“I also love photography. I’m a great picture taker. I don’t do much with them, but I like photography.”

Going to a lot of meetings reflects the fact that Hennessy has spent a lot of her time as a volunteer in the community. She served for a long time on the John Ball Park Community Association, and she teaches expectant mothers the proper way to breastfeed at Clinica Santa Maria.

She also heads the West Grand Rapids Planning Commission, which is made up of the district’s three neighborhood associations and business groups, and she serves on the Breastfeeding Task Force with Healthy Kent 2010.

Hennessy is secretary for New Development Corp., a nonprofit organization that “perks up” homes in the city’s northwest- and northeast-side neighborhoods to provide more opportunities for home ownership. She also leads a local La Leche League group, a breastfeeding support group for new mothers and mothers-to-be. It’s something she has done for roughly two decades and hasn’t tired of doing.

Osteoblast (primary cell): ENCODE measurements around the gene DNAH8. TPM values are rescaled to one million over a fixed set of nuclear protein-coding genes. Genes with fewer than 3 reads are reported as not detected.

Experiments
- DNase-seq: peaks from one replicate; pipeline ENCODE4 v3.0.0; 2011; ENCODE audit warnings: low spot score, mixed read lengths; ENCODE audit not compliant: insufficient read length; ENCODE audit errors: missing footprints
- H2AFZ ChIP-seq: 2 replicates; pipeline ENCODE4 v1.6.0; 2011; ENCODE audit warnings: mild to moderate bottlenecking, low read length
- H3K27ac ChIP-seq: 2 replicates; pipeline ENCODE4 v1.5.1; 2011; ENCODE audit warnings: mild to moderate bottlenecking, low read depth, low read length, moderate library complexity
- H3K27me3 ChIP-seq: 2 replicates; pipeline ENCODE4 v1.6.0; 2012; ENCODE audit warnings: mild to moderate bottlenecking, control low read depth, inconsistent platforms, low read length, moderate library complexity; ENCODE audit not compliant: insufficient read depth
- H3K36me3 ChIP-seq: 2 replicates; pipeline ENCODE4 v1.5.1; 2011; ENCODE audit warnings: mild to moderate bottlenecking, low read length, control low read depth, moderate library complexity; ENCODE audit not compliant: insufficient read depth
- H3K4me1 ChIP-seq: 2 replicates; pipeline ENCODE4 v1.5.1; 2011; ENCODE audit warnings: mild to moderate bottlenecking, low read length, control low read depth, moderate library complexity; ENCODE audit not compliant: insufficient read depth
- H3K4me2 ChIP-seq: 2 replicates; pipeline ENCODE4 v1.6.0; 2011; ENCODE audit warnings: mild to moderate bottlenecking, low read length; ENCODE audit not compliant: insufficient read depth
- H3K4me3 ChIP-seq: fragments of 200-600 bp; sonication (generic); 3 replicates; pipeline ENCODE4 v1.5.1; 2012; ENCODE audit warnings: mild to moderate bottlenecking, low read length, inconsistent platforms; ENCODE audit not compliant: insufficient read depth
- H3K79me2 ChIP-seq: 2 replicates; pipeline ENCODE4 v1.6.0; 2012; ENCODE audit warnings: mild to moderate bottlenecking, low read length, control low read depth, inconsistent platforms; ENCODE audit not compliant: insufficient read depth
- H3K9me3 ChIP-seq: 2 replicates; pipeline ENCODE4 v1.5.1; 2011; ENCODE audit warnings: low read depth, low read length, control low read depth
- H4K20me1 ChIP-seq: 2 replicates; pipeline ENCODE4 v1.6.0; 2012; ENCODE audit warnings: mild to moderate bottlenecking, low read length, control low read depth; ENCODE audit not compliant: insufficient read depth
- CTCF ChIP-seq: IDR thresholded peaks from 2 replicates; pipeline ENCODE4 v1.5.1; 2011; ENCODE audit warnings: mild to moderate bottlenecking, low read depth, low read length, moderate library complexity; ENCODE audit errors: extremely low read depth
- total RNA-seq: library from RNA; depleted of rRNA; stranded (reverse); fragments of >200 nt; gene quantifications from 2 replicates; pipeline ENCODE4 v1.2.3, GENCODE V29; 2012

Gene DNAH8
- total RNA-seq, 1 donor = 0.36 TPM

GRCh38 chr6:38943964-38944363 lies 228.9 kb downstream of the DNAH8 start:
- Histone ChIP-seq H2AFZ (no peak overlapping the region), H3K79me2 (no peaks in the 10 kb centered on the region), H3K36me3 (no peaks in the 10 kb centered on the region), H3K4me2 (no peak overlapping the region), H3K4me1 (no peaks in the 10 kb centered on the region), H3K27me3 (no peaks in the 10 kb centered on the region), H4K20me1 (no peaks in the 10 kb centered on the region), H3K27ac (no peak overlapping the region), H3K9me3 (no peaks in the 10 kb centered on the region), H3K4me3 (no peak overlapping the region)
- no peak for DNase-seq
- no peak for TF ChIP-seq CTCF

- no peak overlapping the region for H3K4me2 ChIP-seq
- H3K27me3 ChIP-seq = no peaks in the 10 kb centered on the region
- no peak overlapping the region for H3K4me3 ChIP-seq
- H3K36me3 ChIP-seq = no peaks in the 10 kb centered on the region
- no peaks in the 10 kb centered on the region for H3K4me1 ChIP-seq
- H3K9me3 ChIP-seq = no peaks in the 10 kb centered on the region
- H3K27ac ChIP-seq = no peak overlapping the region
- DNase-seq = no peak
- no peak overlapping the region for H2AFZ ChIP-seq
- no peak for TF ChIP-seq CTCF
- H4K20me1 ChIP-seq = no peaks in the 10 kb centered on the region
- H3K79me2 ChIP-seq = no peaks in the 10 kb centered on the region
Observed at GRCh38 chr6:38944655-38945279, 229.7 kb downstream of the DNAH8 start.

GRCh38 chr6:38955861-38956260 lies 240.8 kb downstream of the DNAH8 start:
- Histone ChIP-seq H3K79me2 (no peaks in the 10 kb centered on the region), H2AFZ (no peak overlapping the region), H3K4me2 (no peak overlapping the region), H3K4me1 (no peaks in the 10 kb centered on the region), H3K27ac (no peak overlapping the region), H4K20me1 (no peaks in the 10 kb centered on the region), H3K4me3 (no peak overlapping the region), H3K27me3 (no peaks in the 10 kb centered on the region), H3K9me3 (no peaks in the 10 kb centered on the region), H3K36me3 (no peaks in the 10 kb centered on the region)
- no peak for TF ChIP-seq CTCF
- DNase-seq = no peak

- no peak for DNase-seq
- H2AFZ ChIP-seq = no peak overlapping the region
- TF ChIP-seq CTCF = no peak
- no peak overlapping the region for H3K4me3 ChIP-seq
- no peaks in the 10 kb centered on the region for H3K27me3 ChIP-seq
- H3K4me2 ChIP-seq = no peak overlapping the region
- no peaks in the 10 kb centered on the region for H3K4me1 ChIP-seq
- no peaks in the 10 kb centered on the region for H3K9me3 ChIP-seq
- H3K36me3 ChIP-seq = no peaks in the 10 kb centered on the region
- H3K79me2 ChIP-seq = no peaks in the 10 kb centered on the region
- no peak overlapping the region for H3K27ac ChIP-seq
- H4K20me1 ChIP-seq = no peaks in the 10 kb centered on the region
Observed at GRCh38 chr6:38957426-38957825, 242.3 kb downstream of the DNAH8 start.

“The organization was founded in 1955 by seven moms at a picnic. What I think is fascinating is all seven women remain involved in the organization 53 years later. It’s just amazing. I think one is in assisted living, but they’re all still involved,” she said.

Hennessy knows what she will be doing this weekend — attending another meeting, this time the state conference of the La Leche League. She also pretty much knows what she will be doing for most of this year, at least leading up to the November election.

“It’s going to be running for office, and that really does take up a lot of time. And I love it. I love going door-to-door. … I love getting out and meeting people. I’ll do it for several hours every single day for months and months,” she said.